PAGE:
Why Do We Need to Feel Anger?

5133

Findings of Harvard scientists have made it possible to argue that venting negative emotions in a controlled manner ensures sustaining mental health. On the other hand, a person swept by anger could be dangerous to themselves and the others.
Angry Woman

The study in question involved 824 people aged over 40. It’s curious enough that those participants who tend not to let out negative emotions, dwelling on them, said they reached the peak of their careers three times more often than the rest of the group.

Today’s society regards anger as very threatening emotion. So called “positive thinking” has been widely cultivated recently, an attitude that could possibly lead to a life totally devoid of anger. According to the head of the study, professor George Valliant, this practice couldn’t be more wrong because suppressing negative emotions (which are vital to our survival) eventually bounce back badly on a person. Scientists claim it again that fear, anger and other negative feelings are natural to humans and bear significant meaning.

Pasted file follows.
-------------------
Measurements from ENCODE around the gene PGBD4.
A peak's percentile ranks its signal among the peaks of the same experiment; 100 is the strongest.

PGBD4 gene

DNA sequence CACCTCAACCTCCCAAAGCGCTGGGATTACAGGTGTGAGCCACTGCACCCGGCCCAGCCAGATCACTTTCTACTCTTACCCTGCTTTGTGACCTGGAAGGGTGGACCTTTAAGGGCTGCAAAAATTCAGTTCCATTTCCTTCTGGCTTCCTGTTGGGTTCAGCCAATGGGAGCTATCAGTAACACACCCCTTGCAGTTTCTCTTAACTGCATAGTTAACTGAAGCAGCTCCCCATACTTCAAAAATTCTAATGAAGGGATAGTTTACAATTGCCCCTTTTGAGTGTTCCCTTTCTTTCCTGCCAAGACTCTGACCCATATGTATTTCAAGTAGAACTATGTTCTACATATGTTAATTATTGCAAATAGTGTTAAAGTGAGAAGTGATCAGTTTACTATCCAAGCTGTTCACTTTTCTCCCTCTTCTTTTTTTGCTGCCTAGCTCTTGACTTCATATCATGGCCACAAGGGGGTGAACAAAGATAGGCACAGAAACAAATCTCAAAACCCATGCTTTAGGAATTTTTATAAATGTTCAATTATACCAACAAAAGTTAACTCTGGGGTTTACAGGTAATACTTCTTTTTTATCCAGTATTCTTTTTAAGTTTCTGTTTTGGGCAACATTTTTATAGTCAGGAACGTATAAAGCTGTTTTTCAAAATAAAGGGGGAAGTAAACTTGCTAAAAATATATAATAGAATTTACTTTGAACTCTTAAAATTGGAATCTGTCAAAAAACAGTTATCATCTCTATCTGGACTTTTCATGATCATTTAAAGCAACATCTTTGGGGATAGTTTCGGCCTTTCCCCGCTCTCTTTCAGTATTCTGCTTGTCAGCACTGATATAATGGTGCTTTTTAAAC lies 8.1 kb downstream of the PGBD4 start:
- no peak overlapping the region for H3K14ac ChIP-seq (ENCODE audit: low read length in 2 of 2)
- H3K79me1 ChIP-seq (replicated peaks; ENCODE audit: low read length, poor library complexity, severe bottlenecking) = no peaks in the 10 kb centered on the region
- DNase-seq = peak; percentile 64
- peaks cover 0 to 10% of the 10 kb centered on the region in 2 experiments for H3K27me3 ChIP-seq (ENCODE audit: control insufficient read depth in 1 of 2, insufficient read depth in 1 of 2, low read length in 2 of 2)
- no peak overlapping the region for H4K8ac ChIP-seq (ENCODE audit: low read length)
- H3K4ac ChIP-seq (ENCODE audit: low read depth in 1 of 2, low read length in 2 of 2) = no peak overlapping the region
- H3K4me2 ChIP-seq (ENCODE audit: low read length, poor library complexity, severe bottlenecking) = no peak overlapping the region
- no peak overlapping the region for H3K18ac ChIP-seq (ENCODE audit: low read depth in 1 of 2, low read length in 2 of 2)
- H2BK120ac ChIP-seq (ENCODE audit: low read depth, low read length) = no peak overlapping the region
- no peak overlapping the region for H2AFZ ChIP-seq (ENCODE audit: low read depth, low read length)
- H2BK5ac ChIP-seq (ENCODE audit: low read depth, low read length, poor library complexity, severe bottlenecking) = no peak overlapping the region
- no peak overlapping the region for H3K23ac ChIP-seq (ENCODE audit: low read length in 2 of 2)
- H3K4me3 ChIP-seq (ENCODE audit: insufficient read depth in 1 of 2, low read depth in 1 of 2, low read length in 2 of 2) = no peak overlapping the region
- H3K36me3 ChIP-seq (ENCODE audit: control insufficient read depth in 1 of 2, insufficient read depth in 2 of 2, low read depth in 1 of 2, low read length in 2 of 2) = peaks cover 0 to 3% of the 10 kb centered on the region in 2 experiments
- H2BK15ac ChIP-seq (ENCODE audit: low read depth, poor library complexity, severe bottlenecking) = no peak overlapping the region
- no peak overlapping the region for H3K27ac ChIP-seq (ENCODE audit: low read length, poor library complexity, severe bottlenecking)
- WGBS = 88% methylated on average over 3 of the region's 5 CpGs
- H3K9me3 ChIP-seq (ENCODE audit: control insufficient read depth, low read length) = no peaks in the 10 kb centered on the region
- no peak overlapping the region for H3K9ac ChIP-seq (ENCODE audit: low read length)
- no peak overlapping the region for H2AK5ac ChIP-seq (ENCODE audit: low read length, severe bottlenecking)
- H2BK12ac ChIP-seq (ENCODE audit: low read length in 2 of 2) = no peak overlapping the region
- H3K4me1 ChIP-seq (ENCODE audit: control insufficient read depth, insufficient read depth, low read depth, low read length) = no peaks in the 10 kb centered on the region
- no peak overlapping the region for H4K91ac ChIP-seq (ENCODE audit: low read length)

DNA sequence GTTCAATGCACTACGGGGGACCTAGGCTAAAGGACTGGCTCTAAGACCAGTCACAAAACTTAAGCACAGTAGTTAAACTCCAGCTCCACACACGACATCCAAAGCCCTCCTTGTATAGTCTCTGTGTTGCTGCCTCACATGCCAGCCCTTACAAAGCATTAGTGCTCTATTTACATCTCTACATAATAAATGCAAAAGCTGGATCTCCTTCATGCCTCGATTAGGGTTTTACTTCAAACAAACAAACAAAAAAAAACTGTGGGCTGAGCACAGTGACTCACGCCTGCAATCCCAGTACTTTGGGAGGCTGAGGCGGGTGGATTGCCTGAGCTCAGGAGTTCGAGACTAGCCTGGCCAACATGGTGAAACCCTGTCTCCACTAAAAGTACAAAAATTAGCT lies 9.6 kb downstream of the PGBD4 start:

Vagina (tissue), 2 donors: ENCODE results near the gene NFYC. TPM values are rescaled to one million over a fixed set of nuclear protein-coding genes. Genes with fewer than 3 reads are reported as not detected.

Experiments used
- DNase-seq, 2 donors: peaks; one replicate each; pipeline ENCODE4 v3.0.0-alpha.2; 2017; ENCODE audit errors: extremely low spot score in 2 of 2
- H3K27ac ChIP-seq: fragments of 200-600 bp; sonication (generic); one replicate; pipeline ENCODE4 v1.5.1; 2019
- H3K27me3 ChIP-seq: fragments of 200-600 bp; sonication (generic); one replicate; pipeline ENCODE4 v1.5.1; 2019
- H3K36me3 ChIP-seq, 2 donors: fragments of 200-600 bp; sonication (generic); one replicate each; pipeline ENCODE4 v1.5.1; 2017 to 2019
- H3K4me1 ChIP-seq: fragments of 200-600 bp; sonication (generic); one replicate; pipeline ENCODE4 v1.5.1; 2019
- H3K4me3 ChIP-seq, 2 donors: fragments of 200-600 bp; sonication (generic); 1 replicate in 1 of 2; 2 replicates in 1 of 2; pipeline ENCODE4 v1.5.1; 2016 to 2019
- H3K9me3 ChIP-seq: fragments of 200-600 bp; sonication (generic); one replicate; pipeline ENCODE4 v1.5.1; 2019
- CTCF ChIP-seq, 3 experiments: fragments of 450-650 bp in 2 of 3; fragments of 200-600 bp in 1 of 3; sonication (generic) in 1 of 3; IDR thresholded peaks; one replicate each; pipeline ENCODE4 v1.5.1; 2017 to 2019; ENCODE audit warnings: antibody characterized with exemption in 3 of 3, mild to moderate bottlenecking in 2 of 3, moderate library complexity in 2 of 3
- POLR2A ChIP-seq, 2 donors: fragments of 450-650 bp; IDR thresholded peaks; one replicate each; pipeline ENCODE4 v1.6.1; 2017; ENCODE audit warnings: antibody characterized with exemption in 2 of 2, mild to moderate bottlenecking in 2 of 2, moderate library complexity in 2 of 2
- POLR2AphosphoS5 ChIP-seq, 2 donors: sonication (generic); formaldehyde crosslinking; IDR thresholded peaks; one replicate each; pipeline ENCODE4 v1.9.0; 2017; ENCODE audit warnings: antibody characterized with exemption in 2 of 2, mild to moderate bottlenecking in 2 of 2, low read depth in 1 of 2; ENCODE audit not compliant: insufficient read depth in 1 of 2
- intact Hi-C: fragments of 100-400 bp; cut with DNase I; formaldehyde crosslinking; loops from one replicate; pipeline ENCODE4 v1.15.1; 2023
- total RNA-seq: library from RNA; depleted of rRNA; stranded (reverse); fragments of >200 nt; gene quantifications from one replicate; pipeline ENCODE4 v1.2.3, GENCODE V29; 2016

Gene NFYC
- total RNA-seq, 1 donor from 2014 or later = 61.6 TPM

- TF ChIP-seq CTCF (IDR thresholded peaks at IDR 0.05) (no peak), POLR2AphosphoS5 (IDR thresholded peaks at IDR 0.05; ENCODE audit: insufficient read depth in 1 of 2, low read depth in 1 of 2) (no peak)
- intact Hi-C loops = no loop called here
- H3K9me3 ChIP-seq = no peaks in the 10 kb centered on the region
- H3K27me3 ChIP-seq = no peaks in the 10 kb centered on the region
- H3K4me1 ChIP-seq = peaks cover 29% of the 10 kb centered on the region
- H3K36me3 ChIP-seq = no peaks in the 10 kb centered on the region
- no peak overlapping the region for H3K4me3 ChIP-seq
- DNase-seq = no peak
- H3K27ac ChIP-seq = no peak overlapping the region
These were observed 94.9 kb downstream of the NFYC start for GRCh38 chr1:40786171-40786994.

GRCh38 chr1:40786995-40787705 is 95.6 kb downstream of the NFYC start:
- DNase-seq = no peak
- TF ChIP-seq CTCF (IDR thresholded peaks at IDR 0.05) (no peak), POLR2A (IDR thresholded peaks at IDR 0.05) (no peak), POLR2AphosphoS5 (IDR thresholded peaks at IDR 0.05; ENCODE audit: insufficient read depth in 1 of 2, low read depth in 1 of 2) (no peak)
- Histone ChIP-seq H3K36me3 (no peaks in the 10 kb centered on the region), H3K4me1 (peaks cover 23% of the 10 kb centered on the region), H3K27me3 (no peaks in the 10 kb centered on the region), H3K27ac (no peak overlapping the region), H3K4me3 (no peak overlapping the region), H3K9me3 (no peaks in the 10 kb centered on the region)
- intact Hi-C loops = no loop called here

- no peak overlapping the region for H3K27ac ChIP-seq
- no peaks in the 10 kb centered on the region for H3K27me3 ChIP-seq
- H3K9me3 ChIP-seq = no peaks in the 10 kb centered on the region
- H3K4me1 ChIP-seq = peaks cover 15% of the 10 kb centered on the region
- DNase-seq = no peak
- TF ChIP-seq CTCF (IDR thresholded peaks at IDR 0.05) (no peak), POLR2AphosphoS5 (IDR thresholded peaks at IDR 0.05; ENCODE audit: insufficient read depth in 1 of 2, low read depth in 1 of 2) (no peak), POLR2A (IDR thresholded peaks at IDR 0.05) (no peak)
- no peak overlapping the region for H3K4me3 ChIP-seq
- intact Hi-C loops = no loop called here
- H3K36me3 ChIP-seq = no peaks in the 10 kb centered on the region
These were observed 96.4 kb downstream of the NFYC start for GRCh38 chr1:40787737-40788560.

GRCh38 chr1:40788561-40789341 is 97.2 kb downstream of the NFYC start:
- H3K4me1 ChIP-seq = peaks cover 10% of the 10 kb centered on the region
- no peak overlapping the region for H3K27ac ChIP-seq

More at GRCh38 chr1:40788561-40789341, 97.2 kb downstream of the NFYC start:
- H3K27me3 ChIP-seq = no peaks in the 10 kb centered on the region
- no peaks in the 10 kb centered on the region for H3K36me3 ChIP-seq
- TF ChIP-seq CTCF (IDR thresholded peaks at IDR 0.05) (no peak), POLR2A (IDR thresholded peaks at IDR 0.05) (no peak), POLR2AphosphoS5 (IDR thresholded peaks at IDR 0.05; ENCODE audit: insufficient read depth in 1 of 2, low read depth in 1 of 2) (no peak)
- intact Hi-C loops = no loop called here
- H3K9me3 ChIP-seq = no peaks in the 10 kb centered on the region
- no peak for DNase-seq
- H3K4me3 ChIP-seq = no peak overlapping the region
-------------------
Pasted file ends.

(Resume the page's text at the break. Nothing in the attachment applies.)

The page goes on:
Scientists say negative emotions give us the power to survive. However, professor Valliant who is director of the Study of Adult Development (the publisher of the study) points out that uncontrolled anger is destructive. According to the professor, we all feel anger but people who are able to vent some steam without serious consequences tend to make a lot of progress in emotional growth and mental health.

Source of the image: marieclaire.com.